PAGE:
Football preview: Princeton vs. Colgate

To say that it’s been an up and down start for the Princeton football team would be something of an understatement. After a disappointing 35-22 season-opening loss at Lehigh in which the team lost defensive captain Steve Cody, the Tigers returned home and bounced Lafayette in a 36-33 double-overtime thriller. Then there was last week, when Princeton laid an egg in New York, losing 42-14 to Columbia. On the heels of last season’s 38-0 home loss to the Lions, the defeat marked the first time Princeton lost consecutive games to Columbia. 
 
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This week, the Tigers hope to restore order at home against a physical Colgate team. The game marks the first of three consecutive home games for Princeton and will be a huge test for Princeton’s defense, which struggled in the loss to Columbia. Last week, it was the passing defense that was shredded by Columbia’s aerial attack. This week, the running defense will be put to the test as Nate Eachus, one of the best running backs in the Football Championship Subdivision, comes to town. For the Tigers to stand a chance, they will need to make stops on third downs and make the most out of their offensive possessions. 

History
 
Princeton holds a slight advantage in the overall series (25-24-1), but the Raiders have been closing the gap. Colgate has won the last two games in the series and three of the last four. Last year, the two teams played a Thursday-night game that was televised on ESPNU. The game was very low scoring, as Colgate held a 7-0 lead heading into the fourth quarter. Princeton quarterback Tommy Wornham ’12 hit Trey Peacock ’11 for a 31-yard touchdown pass early in the final period, and the game headed to overtime. Wornham threw his second touchdown of the day in the first overtime period, hitting Andrew Kerr ’11 from 23 yards out. But two Eachus touchdown runs and a Colgate defensive stand ended the game. The Raiders won, 21-14.

 

Players to watch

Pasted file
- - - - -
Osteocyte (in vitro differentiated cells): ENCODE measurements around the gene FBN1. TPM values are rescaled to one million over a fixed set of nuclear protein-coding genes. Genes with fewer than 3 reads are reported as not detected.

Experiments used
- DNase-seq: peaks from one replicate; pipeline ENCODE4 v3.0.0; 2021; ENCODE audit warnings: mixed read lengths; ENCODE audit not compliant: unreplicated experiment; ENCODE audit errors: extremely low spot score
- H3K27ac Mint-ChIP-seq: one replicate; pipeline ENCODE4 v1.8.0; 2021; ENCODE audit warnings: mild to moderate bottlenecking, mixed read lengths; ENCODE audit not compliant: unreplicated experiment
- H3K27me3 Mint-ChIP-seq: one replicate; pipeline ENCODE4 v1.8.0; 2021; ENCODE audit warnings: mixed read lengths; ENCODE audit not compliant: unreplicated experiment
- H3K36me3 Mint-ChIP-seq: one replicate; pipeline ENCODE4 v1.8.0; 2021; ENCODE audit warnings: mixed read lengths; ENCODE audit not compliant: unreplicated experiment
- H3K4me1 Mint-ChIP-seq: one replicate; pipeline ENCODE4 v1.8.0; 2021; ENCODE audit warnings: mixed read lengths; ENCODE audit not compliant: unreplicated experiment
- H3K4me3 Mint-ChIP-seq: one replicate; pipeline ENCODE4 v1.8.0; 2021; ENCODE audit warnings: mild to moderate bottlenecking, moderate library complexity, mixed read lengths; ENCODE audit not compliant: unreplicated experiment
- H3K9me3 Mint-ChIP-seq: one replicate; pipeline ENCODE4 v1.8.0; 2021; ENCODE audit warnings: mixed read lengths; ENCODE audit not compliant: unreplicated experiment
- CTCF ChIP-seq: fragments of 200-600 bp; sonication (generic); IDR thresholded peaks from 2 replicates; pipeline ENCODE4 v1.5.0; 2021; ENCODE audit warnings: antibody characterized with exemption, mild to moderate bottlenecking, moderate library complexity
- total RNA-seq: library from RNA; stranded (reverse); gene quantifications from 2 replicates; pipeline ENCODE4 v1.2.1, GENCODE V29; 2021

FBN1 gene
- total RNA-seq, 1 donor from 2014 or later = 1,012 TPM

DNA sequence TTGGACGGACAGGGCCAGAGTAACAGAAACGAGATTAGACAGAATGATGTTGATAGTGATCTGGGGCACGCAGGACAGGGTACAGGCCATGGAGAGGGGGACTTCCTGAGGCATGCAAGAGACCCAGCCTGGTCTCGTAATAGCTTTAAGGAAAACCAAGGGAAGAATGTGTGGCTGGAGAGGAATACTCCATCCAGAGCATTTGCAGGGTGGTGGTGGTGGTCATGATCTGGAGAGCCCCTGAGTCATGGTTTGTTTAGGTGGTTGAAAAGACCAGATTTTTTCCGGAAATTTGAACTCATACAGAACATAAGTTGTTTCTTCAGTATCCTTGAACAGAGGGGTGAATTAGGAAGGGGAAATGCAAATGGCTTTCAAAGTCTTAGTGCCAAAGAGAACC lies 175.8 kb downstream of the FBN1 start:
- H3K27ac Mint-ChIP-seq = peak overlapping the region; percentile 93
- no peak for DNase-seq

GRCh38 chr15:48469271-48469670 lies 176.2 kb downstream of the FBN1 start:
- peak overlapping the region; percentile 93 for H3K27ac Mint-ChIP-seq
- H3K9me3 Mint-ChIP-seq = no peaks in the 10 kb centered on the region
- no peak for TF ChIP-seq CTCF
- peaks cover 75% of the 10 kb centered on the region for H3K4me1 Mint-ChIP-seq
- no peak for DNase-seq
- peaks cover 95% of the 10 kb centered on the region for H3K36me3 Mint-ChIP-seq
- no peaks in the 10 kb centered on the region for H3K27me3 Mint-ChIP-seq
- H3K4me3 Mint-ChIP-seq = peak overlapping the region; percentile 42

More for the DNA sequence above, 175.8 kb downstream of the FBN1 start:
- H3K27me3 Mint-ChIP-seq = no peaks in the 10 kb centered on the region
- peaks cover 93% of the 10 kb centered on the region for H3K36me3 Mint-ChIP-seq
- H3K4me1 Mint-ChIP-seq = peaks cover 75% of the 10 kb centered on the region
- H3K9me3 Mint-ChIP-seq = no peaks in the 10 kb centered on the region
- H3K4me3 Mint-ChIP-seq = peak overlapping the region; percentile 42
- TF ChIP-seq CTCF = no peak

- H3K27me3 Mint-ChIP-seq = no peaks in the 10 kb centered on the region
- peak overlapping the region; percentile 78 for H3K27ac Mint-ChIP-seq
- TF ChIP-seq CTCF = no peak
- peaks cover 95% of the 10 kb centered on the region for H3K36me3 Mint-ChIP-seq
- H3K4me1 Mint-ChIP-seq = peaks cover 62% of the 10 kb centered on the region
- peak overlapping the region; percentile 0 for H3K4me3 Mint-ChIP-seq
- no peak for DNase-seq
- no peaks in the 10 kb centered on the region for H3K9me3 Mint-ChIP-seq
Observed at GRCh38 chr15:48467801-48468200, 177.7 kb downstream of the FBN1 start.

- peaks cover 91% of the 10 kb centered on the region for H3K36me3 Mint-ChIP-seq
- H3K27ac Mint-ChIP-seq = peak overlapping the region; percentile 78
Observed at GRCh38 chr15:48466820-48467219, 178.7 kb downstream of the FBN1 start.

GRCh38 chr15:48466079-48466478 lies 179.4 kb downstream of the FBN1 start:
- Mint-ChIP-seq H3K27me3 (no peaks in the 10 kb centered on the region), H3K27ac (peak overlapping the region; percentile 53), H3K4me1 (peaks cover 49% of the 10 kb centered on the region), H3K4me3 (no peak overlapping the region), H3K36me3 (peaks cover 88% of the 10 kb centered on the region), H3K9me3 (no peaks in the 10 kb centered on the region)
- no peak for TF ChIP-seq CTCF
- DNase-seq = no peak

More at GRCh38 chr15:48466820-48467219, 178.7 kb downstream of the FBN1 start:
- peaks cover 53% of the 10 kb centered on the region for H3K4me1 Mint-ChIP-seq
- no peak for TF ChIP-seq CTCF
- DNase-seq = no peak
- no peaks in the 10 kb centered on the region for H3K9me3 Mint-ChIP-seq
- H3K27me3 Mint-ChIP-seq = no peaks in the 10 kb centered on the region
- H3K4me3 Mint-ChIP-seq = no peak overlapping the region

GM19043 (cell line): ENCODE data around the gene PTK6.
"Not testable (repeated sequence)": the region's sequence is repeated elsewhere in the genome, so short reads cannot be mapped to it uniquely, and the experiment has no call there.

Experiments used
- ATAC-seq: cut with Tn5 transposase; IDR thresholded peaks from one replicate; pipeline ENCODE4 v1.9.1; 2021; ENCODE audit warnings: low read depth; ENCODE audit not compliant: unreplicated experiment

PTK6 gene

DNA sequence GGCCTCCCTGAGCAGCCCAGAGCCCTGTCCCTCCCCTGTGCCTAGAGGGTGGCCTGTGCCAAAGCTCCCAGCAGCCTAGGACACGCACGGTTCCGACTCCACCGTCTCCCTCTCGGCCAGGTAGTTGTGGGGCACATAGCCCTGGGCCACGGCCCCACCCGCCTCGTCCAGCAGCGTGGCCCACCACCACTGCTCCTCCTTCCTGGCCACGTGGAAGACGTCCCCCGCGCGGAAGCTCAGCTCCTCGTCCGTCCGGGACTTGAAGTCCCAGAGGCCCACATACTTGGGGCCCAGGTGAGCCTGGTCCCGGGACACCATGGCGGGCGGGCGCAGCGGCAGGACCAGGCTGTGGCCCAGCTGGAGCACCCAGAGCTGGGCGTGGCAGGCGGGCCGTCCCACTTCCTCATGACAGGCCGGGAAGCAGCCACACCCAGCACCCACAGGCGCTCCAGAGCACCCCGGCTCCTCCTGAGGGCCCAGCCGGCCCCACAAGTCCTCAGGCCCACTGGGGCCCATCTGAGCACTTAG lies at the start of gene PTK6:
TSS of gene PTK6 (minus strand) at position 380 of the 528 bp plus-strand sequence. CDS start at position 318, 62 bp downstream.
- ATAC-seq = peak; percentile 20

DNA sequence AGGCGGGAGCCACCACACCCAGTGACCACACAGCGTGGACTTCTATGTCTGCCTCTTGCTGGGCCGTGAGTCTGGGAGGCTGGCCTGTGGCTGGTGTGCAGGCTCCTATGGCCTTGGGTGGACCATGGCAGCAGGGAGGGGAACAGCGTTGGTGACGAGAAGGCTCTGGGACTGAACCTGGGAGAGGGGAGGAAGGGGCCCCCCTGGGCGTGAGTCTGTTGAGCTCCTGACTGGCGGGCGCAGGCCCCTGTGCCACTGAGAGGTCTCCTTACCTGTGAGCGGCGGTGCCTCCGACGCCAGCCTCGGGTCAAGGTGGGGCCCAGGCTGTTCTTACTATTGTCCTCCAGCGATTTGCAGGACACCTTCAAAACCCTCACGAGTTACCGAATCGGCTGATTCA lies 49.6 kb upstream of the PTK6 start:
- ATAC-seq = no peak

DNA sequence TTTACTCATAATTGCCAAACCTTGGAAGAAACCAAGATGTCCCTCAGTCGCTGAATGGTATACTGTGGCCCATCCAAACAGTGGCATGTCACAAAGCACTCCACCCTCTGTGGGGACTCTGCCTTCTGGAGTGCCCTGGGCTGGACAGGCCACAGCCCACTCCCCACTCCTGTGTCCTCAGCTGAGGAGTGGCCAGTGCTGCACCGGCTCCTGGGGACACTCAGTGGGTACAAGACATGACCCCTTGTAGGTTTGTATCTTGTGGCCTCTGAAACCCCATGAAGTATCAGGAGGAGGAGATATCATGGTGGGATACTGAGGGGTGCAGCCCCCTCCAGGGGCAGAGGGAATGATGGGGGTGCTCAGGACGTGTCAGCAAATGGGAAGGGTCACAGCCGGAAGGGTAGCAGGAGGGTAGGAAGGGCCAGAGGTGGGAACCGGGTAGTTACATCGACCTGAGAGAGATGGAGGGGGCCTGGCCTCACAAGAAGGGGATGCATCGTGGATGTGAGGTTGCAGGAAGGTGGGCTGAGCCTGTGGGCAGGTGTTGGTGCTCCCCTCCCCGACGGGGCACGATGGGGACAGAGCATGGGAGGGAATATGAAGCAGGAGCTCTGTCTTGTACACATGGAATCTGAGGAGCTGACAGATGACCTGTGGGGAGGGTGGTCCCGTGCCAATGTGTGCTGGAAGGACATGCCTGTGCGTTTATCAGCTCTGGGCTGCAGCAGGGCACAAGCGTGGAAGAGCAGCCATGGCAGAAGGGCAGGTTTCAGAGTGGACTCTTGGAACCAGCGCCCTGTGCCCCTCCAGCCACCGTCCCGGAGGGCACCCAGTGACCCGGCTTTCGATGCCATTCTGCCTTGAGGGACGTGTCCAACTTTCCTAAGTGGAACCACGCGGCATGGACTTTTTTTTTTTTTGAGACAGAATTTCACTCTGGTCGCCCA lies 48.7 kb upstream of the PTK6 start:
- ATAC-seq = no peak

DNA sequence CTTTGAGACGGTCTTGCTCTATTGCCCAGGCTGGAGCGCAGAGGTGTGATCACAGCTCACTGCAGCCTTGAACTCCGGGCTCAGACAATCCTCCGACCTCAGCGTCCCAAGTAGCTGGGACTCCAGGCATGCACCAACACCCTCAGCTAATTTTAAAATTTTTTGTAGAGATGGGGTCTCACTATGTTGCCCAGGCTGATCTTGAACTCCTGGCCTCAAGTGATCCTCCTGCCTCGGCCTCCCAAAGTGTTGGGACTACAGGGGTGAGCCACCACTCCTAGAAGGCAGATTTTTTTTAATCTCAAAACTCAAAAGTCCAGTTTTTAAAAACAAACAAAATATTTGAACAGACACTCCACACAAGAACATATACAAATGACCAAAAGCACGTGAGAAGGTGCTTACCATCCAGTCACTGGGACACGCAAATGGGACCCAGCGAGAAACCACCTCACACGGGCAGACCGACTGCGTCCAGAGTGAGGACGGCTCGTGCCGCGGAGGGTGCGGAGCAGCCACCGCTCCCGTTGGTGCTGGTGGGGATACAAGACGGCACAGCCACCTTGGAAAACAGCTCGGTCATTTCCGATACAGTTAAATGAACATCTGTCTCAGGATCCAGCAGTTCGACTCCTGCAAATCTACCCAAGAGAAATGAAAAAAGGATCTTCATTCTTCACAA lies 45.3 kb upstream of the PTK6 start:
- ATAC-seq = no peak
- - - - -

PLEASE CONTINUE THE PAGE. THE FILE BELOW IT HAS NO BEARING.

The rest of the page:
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Andrew Starks ’13 (Office of Athletics Communications)

Princeton linebacker Andrew Starks ’13

 
With Steve Cody ’11 out, Starks has quickly emerged as Princeton’s premier player on defense. A converted safety, he is the team leader in tackles (30) and is tied for the lead in tackles for a loss (two). Last game, he led the team with 12 tackles. Starks’ ability to read the offense and make plays will be key against a Colgate team intent on pounding the ball on the ground.
 
Colgate junior running back Nate Eachus
 
Colgate will go as Eachus goes. One of the premier running backs in the nation, he was named the FCS Offensive Player of the Week after carrying 44 times for 214 yards and four touchdowns in a 34-3 blowout of Georgetown. Eachus also caught four passes for 54 yards. Through four games, Eachus has carried 137 times for 640 yards and seven touchdowns. Princeton’s defense has surrendered an average of 174 rushing yards per game this season. The Raiders will be sure to attack Princeton on the ground early and often.
 
Roster notes
 
The Tigers remain without perhaps their best players in each of their three defensive personnel groups: Junior safety Matt Wakulchik and sophomore defensive tackle Caraun Reid are both out with leg injuries but do expect to return this year; Cody (broken leg) is out for the season.
 
Around the Ivies
 
Yale dropped a close game at home to Albany last week for its first loss of the season. Harvard recovered from its blowout loss to Brown by smashing Lafayette 35-10. Brown fell just short at Rhode Island, losing 27-24, while Cornell secured a comfortable 21-12 win at Bucknell. Dartmouth’s offense put up 28 points against Penn’s vaunted defense in Philadelphia, but the Big Green fell to the Quakers 35-28 in overtime. Columbia, Penn, Brown, and Yale are all currently 1-0 in league play while Dartmouth, Harvard, Princeton, and Cornell are 0-1. 
 
Final quote
 
“I told the guys today, ‘You gotta bring two chin straps, because it’s gonna be a physical game.’”
– Princeton head coach Bob Surace ’90, on preparing for Colgate’s style of play

 

One thought on “Football preview: Princeton vs. Colgate

  1. Duke Slichter '54

    The defense has looked bad in all the games, not just the losses. We lack depth and the injuries you mention make the problems worse. To compete on the field Princeton coaches should be allowed to compete evenly with other Ivy League coaches in recruiting activities.

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